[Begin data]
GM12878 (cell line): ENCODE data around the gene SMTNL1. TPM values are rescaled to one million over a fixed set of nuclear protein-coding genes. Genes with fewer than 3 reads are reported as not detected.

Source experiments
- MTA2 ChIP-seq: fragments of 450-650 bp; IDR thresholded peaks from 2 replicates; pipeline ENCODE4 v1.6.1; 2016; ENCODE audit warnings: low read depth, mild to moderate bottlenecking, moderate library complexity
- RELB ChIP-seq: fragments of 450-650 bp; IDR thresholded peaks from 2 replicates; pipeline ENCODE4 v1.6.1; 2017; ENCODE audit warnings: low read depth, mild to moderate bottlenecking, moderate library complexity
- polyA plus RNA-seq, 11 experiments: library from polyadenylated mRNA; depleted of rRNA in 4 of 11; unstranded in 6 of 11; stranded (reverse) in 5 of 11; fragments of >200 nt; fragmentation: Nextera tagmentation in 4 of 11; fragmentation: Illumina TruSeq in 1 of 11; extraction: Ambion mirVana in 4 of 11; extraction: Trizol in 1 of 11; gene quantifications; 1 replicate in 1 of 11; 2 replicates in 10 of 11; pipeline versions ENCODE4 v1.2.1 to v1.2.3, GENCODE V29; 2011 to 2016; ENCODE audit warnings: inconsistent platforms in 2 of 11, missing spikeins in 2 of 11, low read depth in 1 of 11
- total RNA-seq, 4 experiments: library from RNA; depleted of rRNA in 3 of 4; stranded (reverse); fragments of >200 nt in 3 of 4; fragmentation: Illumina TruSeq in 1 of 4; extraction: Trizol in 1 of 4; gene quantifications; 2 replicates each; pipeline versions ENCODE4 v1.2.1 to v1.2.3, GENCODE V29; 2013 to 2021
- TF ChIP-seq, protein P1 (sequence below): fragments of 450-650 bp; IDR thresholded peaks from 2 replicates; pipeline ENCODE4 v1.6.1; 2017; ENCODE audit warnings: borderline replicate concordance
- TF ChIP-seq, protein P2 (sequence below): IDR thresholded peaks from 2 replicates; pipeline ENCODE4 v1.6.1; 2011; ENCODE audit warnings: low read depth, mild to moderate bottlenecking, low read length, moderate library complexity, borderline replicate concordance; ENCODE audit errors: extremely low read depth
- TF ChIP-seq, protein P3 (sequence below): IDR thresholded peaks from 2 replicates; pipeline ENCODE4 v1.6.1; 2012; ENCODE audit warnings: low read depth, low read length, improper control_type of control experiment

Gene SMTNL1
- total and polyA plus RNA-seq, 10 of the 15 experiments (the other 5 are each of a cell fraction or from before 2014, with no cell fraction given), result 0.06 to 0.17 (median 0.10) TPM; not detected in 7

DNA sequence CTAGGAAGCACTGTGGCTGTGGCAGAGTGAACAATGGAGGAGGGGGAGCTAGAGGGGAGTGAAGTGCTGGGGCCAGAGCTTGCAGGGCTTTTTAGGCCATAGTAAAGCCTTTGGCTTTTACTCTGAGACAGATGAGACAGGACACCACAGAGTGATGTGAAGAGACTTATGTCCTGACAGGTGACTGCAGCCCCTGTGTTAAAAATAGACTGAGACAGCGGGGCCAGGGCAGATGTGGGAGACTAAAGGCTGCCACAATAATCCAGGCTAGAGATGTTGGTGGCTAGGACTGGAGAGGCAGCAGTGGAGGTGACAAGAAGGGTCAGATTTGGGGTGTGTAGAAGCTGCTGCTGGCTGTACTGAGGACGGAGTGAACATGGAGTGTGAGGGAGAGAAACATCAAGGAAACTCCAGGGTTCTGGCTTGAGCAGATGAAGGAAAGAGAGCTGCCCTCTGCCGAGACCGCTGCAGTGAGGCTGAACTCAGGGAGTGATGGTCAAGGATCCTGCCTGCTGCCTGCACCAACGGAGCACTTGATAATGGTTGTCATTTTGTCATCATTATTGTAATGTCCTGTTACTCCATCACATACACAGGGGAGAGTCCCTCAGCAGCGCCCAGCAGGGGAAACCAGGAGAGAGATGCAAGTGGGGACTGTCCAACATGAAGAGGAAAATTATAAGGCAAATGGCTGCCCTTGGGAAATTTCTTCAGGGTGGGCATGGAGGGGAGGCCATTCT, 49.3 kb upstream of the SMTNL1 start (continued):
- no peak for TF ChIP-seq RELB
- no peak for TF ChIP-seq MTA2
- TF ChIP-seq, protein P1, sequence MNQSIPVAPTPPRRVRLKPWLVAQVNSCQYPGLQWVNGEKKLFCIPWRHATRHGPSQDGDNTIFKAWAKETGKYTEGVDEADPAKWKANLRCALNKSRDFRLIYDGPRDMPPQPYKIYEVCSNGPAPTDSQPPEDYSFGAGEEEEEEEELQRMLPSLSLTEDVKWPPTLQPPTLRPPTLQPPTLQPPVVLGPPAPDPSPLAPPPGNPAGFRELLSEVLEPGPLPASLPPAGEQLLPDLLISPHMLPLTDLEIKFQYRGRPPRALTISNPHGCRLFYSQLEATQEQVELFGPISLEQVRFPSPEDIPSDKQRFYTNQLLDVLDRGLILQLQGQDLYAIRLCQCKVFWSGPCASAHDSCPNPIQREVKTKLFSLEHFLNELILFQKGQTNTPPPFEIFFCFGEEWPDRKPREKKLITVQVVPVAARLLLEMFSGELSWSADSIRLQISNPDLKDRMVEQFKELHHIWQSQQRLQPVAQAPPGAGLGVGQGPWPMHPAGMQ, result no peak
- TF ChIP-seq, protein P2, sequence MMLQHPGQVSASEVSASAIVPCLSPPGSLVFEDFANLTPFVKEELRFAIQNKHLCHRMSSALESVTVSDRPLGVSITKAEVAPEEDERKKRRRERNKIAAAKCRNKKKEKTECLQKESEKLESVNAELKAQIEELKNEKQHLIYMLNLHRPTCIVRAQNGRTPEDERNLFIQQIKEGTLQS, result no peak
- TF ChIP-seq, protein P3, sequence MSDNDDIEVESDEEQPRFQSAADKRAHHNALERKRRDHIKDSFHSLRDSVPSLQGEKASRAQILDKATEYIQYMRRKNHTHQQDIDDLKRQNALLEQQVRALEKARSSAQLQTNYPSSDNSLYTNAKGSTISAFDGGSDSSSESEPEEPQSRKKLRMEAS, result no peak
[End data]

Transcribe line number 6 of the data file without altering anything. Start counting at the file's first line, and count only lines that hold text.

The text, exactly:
- total RNA-seq, 4 experiments: library from RNA; depleted of rRNA in 3 of 4; stranded (reverse); fragments of >200 nt in 3 of 4; fragmentation: Illumina TruSeq in 1 of 4; extraction: Trizol in 1 of 4; gene quantifications; 2 replicates each; pipeline versions ENCODE4 v1.2.1 to v1.2.3, GENCODE V29; 2013 to 2021